The Department of Justice will not challenge state laws that allow the medical and recreational use of marijuana, and will instead focus on keeping the drug out of the hands of minors and preventing its spread to states where it remains illegal.
Attorney General Eric Holder announced the landmark decision
on Thursday when he spoke with the governors of
Washington state and Colorado, where recreational pot use was
legalized last November.
In a memo sent to federal prosecutors, Deputy Attorney General James Cole said that “the federal government has traditionally relied on states and local law enforcement agencies to address marijuana activity” under their own laws. Moving forward, feds will instead shift there focus on enforcing and prosecuting violations of eight priority areas, which include the prevention of marijuana distribution to minors, transportation across state lines where it is illegal as well and the prosecution of criminal organizations that do not have a permit to sell pot.
“This reflects a balanced approach by the federal government that respects the states’ interests in implementing these laws and recognizes the federal government’s role in fighting illegal drugs and criminal activity,” Washington Gov. Jay Inslee and Attorney General Bob Ferguson said in a joint statement.
The new guidelines are a significant rewrite from the Justice Department’s previous treatment of marijuana users or businesses, since prosecutors will no longer go after individuals who legally use or sell the drug.
“It’s a major and historic step toward ending marijuana prohibition,” Colorado marijuana advocate Mason Tvert told the Denver Post. “It sends a clear signal that states are free to determine their own policies when it comes to marijuana.”
But the guidelines did not alter federal laws. The Justice Department still considers cannabis a Schedule I controlled substance, a category that also includes heroin, methamphetamines and ecstasy.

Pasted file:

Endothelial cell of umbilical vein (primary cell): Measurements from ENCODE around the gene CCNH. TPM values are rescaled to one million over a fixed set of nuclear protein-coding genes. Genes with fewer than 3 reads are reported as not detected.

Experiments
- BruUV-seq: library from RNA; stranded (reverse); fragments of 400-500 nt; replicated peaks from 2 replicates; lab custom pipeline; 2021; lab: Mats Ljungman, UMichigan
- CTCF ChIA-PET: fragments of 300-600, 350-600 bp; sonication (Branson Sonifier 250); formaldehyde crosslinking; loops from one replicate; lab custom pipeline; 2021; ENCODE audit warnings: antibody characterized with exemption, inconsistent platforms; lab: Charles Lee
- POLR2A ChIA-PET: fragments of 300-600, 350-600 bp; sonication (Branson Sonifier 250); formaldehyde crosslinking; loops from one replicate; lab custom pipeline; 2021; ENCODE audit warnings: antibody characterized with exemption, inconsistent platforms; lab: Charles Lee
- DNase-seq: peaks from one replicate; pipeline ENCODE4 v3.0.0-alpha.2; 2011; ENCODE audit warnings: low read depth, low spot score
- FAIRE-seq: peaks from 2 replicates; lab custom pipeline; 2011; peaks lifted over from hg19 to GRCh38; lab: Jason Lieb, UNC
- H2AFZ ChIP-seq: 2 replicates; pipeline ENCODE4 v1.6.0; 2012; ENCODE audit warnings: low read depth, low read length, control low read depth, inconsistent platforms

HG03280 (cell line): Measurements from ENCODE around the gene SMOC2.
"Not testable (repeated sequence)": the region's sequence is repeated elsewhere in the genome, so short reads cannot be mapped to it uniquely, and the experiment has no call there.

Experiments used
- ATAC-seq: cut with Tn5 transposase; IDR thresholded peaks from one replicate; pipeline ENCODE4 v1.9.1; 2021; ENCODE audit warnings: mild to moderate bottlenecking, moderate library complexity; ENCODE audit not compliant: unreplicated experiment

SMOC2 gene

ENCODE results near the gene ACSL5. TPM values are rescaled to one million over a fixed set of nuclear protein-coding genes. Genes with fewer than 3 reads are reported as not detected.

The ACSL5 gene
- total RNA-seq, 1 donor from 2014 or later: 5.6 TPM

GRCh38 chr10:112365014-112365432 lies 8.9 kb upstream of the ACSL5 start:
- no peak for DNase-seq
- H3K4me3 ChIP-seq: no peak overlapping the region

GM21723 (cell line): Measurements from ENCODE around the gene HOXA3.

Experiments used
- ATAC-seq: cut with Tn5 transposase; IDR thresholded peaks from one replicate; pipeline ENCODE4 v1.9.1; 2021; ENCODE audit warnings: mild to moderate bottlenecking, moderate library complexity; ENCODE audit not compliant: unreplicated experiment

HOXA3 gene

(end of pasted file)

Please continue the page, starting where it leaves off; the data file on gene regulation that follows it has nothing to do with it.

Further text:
“This is not the end of a story,” Kevin Sabet, a former official with the Office of National Drug Control Policy, told the Post. “This is the beginning.”
Sabet said that the guidance is not a federal endorsement of marijuana, but more of a prioritization of drug laws.
“This is not a free pass for states,” he added. “I think they’re going to have to be very careful in setting up their regimes.”
The Drug Enforcement Administration has recently also taken steps to prevent legal cannabis dispensaries from servicing their customers, which contradicts the initiatives of the Justice Department. Earlier this month, the DEA ordered all security and armored vehicle companies to stop servicing legal cannabis dispensaries. Since the federal government previously pressured banks and credit card companies to stop working with pot dispensaries, the providers have heavily relied on armored vehicles to transport large quantities of cash.
The DEA’s announcement came less than two week after Holder said he wanted to reform US drug laws to keep non-violent drug offenders out of the overcrowded prison system. But with different federal agencies taking different approaches to marijuana laws in states where the drug’s use has been legalized, pot smokers and providers might still have to exercise caution when dealing with cannabis.